“PEPPER IN DEY SOUP” FLEMING’S MOST CHALLENGING PLAY

anguillian
By anguillian May 22, 2017 10:12

 

 

 

 

An interesting activity commemorating the 50th Anniversary of the Anguilla Revolution is expected to be the play Pepper in dey Soup beginning this weekend. It recalls an alleged threat by the late Premier Robert Bradshaw of St. Kitts against the people of Anguilla for not voting for his Labour Party Government. It is a threat which the Anguillians dreaded and was one of their reasons for their 1967 Revolution against internal rule by his administration.
Anguilla’s acclaimed playwright, Felix Fleming, is the researcher, author and producer of the play with a sizeable group of performers. He indicates that it is one of his most challenging plays given the many versions of the Anguilla Revolution and those who were involved. Additionally, with the complexity of its many twists and turns, Fleming thinks the story of the Revolution cannot be told in a single play but in up to three or four productions, therefore requiring a longer period of research and writing.

His play begins with the disruption of the St. Kitts-organised Statehood Queen Show at The Valley Secondary School in Anguilla on February 4, 1967 and climaxes with the expulsion of the St. Kitts Police on May 30 and the taking over of their own affairs by the Anguillians.

“I put that into the play for about two hours and ten minutes,” Mr. Fleming told The Anguillian. “I don’t know whether people expect that you can put a whole revolution and have everybody in such a play of that length. You really cannot do it. Knowing our people, everybody would like to be in it. There may be up to ten different versions, and after you see this play you will agree that there will be a need for more parts. I see the revolution in two parts. The first part is up to the time when the St. Kitts Police were kicked out of the island. Another part has to be written about what took place after that. You can write a continuation of three or four plays so I expect that in time to come somebody will be asked to write the rest of the story.”

The play was commissioned by the Anguilla Tourist Board as an integral activity of the celebrations of the 50th Anniversary of the Anguilla Revolution. Mr. Fleming, who returned to Anguilla the day after the British invasion of Anguilla in March 1969, acknowledged that it was not an easy task to put the play together and to have as many characters as required.

He went on with his characteristic laugh: “I was under pressure to write the play because I would have liked to have two years to do it. I needed to put it down; take it up and write a little bit more and then think about it again. But I wrote that play and it was out in the hands of the actors in three months. That’s not good because I am not satisfied with it up to now. As I didn’t have time to re-write it or re-read it, we have been making corrections as we do the rehearsals. I never wrote anything on the Revolution but I always wanted to do so and have been gathering information about it but then I was stymied by all the different versions.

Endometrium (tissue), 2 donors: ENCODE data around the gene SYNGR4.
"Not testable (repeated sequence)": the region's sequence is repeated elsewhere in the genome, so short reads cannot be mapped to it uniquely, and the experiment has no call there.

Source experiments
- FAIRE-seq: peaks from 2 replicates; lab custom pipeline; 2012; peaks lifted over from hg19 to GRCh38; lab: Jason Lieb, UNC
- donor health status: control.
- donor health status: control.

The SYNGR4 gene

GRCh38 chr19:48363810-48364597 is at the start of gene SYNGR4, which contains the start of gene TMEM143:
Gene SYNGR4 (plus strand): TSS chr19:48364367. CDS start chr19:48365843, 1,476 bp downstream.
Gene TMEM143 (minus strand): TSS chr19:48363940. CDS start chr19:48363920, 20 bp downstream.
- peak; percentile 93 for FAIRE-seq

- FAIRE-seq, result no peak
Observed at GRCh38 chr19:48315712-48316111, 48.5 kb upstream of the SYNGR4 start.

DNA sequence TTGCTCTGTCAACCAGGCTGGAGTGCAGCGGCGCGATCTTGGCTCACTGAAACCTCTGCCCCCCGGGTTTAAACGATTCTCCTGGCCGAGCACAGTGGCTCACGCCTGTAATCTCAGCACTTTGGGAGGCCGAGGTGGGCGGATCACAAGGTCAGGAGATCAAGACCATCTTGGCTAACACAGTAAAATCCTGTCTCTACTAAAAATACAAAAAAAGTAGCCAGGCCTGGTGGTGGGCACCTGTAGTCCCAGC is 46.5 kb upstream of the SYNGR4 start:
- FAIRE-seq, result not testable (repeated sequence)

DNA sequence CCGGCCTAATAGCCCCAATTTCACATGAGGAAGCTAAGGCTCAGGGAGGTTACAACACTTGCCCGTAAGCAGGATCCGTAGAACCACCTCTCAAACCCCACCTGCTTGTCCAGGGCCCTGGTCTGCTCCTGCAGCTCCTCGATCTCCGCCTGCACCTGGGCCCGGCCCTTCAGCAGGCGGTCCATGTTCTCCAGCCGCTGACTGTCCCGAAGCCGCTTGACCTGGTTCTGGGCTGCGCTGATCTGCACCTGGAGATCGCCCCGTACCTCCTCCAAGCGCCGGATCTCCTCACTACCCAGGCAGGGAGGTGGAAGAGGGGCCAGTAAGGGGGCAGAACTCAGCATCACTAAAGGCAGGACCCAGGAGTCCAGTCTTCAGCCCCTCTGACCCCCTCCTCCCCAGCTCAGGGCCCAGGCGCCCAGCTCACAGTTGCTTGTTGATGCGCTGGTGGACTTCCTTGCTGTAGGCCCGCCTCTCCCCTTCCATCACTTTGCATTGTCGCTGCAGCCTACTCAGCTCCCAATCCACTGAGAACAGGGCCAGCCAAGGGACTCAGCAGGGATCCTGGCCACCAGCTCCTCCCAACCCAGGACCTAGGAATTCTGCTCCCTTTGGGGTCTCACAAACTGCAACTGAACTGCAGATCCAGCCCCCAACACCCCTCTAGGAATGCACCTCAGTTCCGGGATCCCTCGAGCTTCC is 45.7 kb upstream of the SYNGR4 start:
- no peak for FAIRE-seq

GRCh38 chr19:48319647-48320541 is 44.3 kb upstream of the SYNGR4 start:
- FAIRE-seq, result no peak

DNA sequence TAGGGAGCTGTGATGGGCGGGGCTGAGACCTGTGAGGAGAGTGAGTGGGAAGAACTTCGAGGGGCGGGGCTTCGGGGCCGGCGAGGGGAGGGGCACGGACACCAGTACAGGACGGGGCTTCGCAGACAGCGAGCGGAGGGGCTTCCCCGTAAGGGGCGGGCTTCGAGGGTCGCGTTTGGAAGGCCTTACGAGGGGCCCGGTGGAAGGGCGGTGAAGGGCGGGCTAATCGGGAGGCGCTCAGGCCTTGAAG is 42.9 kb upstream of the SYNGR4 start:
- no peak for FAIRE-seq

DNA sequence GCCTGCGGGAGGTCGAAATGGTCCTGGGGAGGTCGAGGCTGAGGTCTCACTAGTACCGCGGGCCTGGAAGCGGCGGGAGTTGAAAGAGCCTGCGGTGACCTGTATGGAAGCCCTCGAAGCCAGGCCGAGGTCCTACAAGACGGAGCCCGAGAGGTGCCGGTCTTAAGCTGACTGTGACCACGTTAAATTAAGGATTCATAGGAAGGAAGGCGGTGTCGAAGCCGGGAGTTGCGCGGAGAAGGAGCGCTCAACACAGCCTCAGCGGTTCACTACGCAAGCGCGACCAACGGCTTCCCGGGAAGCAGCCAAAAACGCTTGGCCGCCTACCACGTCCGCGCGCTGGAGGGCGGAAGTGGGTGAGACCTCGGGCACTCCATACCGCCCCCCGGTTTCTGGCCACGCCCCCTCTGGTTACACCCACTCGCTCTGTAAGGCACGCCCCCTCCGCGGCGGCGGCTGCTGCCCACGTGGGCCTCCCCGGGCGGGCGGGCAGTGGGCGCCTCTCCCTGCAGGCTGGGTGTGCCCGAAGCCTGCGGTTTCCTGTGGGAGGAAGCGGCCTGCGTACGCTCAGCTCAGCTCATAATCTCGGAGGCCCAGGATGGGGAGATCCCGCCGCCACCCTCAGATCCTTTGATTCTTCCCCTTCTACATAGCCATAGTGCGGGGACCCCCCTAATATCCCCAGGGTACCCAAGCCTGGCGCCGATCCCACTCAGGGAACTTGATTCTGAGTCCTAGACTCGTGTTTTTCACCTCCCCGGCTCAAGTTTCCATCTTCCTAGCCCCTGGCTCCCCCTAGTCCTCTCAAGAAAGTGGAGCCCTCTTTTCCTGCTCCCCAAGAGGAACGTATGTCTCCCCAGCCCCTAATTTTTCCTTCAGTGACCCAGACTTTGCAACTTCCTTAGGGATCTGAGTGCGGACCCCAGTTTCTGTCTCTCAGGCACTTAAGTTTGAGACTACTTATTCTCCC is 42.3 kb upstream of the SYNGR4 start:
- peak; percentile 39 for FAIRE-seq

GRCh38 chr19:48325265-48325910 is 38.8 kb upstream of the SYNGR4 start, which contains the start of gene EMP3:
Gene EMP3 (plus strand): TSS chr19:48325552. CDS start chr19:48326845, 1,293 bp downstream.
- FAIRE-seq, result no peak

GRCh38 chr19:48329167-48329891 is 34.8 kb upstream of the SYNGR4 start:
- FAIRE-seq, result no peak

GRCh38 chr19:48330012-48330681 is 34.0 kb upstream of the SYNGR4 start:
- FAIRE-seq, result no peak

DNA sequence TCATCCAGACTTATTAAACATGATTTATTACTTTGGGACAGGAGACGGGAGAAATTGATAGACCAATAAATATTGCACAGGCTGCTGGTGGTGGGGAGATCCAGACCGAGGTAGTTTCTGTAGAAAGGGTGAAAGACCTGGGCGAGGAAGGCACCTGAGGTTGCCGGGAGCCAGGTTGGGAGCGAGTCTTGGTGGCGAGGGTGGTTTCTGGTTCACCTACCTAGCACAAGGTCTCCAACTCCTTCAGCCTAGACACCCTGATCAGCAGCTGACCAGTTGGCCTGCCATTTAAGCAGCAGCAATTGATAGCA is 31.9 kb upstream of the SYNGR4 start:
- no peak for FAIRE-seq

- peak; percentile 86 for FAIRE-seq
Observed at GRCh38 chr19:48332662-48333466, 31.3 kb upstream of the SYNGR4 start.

“In writing the play, the most difficult part for me was when I realise how difficult it was to get Anguillian men involved in these matters. They will talk and talk but nobody will come and take a part. Imagine there are only two people from Island Harbour in the play – and that is not because we didn’t ask and look. Those two persons, who are women, are Mona Fleming and Sonia Richardson. We have some women who are playing four parts to get my story told. It was really very difficult to write the play and keep it concise. Even if I would be given the job to do part two, I think I would like to have some guarantee of getting the men involved to really tell the story as I would wish to tell it.”

Asked about the title of the play, Pepper in dey soup, Fleming replied: “I thought that title would send a message to the people about what the play entails. You must have heard that saying somewhere if you were not born when the Revolution took place. You must have heard that Bradshaw said he going to ‘put bones in our rice and pepper in our soup’. He said it in Nevis, according my investigation, and I just thought the title of the play was something to help advertise it as well.”

The play will be staged for the first time at Lone Star, once a popular and expanded family residence at Sandy Hill. The downstairs of the newer adjoining section is now to be the permanent home for Felix’s and Mona’s Sunshine Theatre Company and its live plays.

“The location has nothing to do with the Revolution but, as it turned out, Lone Star was where the idea of breaking away from St. Kitts was discussion among Atlin Harrigan, Ronald Webster and others,” Fleming stated. “It will seat about 120 people and you don’t want any more than that when doing live theatre so that the audience can see the expressions of the actors. The caste will be about 25 people performing over 50 parts.”

Notwithstanding the difficulties, Mr. Fleming spoke about he is a well-seasoned playwright, highly conversant with the oral tradition and cultural history of Anguilla. His upcoming revolutionary play, to be repeated several times, is generally expected to be one of his very best productions. The various audiences will be the real judges.

anguillian
By anguillian May 22, 2017 10:12

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